“You did, hon,” she replied, holding the door open for me. “You just needed to convince yourself you were right.”
An unsuccessful search for a nice restaurant ended with us hitting the same truck stop I’d bought our morning coffee and donuts at.
A swirling fog replaced the ran, further obscuring the narrow lanes as dusk became dark close to the shore.
The truck stop looked suspiciously like a large cargo container with windows cut into it. A fresh red paint job made it a little more homey. Mud-spattered vehicles of every description crowded the patch of gravel in front of the place.
Madeline and I went in and seated ourselves at one of the joint’s dozen booths. The townies who occupied most of the others, as well as all five tables and four of the seven stools at the counter, all stopped what they were saying or eating to stare at us. Every one of the men still had their working clothes on-- overalls, dungarees, mud-caked boots. Some of the women were dressed the same way. The rest wore homespun dresses.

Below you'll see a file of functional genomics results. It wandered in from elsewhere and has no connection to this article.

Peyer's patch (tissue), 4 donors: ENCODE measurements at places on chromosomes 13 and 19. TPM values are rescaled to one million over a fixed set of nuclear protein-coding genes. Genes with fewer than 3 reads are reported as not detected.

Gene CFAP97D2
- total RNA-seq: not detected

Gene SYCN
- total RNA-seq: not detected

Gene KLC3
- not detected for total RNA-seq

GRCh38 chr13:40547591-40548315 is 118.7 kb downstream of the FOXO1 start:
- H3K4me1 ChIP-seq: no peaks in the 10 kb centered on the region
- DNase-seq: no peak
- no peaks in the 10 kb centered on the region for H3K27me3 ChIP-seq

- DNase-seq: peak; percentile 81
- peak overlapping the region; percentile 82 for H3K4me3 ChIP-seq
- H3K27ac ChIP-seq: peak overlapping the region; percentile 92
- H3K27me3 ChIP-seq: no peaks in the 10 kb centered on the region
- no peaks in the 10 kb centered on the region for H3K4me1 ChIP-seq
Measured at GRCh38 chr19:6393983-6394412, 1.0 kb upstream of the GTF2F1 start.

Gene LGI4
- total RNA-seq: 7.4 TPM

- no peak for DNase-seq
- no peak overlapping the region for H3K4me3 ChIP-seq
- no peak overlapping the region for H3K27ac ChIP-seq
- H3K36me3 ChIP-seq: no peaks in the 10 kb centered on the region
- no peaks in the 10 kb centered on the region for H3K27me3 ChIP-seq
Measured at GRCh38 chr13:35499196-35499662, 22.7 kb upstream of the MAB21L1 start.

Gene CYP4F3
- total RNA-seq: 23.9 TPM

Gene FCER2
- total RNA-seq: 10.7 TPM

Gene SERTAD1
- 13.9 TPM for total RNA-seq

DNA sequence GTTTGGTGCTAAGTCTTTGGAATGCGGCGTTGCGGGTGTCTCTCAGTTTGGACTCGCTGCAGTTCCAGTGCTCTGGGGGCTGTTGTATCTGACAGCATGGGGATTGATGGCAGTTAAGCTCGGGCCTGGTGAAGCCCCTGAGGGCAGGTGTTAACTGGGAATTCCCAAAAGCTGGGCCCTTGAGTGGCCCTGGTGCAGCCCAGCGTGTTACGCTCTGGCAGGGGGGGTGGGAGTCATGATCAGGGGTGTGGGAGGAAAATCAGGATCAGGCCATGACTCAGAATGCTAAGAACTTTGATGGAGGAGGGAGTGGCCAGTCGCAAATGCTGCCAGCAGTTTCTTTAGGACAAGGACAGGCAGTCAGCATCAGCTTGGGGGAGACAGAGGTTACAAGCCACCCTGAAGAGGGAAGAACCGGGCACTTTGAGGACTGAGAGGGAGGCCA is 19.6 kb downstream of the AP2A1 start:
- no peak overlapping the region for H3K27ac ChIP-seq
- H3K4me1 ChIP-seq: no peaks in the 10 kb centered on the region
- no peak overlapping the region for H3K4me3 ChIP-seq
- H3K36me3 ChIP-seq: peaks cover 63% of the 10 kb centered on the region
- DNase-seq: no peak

“Just smile, Moe,” Madeline said under her breath.
I gave it my best effort.
They kept staring while we read our menus and didn’t stop until we ordered dinner from a tall, curly-haired woman in a man’s denim shirt and an apron that might once have been white.
The guy in sheriff’s uniform seated at the end of the counter stared at us longer than everyone else.
He let up when the woman returned with our dinners-- chicken croquettes with peas and mashed potatoes for me, pork tenderloin with cream sauce and mashed potatoes for Madeline. The food was better than you’d expect to get in a cargo container. He was even nice enough to let us eat some of it before approaching the booth.
“Evenin’ folks,” he drawled, stopping right at the edge of the table.